Do Rabbits Make noise? Understanding Rabbit Sounds

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Do Rabbits Make noise?

Rabbits are one of the quietest pets you can ever own. Most of the time, they tend to be quiet, but they are capable of making noises. 

They can’t bark loudly like dogs or meow like cats to demand attention. However, they have a noise or sound for every need; when they’re happy, unhappy, and everything in between.

It is, therefore, essential to learn and understand rabbit noises and what they mean to help you meet their needs. 

Understanding what they’re trying to tell you can help you build a strong and healthy relationship with your pet rabbit.

Do rabbits make noise?

Yes, rabbits make noise to communicate. Rabbit noises help them express the emotional state they’re in. They make noise when happy, excited, threatened, scared, and unwell. 

These noises are crucial; the only way you can decipher them is by paying attention and taking the time to listen keenly.

What noises do rabbits make when happy?

Here are a few sounds you can hear when your rabbit is happy and content.

Teeth Purring 

This noise consists of light, rapid tooth crunches. It sounds a lot like cats purring, but quieter. It often comes out when you’re cuddling or petting the rabbit, but occasionally, the noise may come out when he’s snuggled up on a sofa by himself. 


Honking is often confused with grunting because they sound similar. However, honking is softer and has a different meaning. A rabbit honks for the following reasons:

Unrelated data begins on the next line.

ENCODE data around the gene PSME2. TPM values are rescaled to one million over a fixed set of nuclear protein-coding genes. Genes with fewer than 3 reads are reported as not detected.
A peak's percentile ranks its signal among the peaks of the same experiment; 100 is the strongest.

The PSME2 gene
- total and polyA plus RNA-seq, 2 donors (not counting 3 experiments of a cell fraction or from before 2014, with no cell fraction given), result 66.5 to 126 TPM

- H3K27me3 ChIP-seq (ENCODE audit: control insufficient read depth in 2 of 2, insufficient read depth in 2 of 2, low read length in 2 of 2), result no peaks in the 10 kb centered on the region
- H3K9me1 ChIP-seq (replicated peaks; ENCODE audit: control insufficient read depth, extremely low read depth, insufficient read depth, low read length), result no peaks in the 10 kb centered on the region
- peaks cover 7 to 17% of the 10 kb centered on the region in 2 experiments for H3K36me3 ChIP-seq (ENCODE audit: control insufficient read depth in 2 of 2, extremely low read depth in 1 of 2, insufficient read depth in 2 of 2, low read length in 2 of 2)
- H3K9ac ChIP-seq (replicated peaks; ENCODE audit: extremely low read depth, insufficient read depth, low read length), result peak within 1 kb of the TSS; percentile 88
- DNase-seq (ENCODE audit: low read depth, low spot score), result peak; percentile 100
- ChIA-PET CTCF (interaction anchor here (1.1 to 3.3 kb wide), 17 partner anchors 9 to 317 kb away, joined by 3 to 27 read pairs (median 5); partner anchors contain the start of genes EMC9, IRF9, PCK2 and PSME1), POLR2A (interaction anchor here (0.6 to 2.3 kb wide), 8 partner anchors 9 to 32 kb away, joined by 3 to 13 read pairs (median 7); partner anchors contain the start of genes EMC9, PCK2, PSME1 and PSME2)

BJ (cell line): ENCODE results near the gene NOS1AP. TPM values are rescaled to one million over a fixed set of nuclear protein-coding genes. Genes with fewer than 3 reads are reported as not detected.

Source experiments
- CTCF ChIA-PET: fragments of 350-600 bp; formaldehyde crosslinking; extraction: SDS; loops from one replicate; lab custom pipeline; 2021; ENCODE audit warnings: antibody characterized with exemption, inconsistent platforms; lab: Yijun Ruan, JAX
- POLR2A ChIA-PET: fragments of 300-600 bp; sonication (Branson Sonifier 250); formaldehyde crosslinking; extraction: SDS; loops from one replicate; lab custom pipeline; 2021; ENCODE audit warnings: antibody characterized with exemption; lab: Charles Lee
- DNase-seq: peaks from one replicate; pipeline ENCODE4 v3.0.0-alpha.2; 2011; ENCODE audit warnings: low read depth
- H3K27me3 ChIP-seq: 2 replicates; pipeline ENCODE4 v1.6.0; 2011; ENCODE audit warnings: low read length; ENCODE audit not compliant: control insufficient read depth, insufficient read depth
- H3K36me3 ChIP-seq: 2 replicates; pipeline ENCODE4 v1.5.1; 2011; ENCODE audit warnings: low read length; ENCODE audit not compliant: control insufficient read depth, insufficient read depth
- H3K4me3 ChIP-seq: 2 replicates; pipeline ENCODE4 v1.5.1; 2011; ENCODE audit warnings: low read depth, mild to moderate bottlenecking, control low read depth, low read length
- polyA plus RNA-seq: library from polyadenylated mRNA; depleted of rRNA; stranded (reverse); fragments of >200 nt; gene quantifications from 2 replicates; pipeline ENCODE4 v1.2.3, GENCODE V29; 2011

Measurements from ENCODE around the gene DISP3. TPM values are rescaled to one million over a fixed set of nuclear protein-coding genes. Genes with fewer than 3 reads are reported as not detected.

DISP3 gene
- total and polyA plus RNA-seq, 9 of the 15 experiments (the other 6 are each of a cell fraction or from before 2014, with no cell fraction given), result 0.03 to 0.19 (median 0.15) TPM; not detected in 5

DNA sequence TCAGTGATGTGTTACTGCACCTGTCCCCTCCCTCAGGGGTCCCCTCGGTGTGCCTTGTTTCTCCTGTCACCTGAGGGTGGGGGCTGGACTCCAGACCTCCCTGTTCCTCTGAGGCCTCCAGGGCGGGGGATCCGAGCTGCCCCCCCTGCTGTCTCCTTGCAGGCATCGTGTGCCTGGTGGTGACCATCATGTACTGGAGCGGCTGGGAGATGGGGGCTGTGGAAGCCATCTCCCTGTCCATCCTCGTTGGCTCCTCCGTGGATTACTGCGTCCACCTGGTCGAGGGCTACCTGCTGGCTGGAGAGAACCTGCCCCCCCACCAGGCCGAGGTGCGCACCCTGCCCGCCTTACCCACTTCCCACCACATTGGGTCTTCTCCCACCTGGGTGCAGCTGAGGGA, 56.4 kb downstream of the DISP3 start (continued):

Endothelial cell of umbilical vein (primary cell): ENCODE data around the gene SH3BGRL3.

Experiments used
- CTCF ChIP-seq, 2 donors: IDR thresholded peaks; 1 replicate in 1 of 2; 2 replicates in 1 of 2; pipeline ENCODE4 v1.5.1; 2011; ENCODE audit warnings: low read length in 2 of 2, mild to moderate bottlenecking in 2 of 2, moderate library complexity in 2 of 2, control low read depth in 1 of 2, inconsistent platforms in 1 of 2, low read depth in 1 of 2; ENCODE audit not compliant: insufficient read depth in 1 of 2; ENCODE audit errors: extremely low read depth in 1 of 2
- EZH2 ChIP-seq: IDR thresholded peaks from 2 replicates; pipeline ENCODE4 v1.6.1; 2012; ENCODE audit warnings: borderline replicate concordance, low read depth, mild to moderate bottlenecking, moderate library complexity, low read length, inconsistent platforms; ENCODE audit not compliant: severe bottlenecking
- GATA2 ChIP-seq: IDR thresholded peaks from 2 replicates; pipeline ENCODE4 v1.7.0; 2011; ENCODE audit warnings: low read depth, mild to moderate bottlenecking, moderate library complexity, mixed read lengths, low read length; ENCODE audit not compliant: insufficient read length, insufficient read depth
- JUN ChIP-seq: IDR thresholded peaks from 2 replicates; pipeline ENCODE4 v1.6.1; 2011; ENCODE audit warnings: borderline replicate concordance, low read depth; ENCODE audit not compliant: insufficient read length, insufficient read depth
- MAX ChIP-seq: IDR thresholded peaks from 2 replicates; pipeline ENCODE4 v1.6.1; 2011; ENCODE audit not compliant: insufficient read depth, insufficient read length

• When enjoying something
  • When excited
  • When he wants to get attention
  • When he wants to initiate mating

If your rabbit is unneutered, honking can be a way of showing interest in mating with another rabbit. It’s also accompanied by a circling movement. But if your rabbits are neutered and spayed, honking is a sign of happiness and excitement.


A rabbit’s cluck is different from a chicken’s cluck. It’s quieter, with a soft pitch, meaning that a rabbit is content or appreciates something. This sound is heard when rabbits are eating or chewing on something they like a lot.

What noises do rabbits make when unhappy?

When rabbits are unhappy, their noises are aggressive and loud. These noises can be a sign of anger, fear, or pain.


Rabbits make a grunting or growling sound to express anger or disapproval. They do this mostly when you invade their territory or pick them up. Despite being pets for a long time, most rabbits don’t enjoy being picked up or held. 

Growling is a warning sign to back off. If you’re not careful, it’s often followed by a bite or scratch.


Whining or whimpering means that your rabbit is feeling scared or distressed. This noise is meant to let you know he’s unhappy about a particular situation, either a person or another rabbit. It’s especially common when two rabbits are in the same cage, which is a sign of discomfort.


A rabbit hisses by blowing air between the tongue and teeth. A rabbit can make this noise to warn another rabbit to get out of his way. If there are no other rabbits around and it hisses at you, it’s better if you stay out of its way.

Foot stomping or thumping

Rabbit on a plant
Rabbit on a plant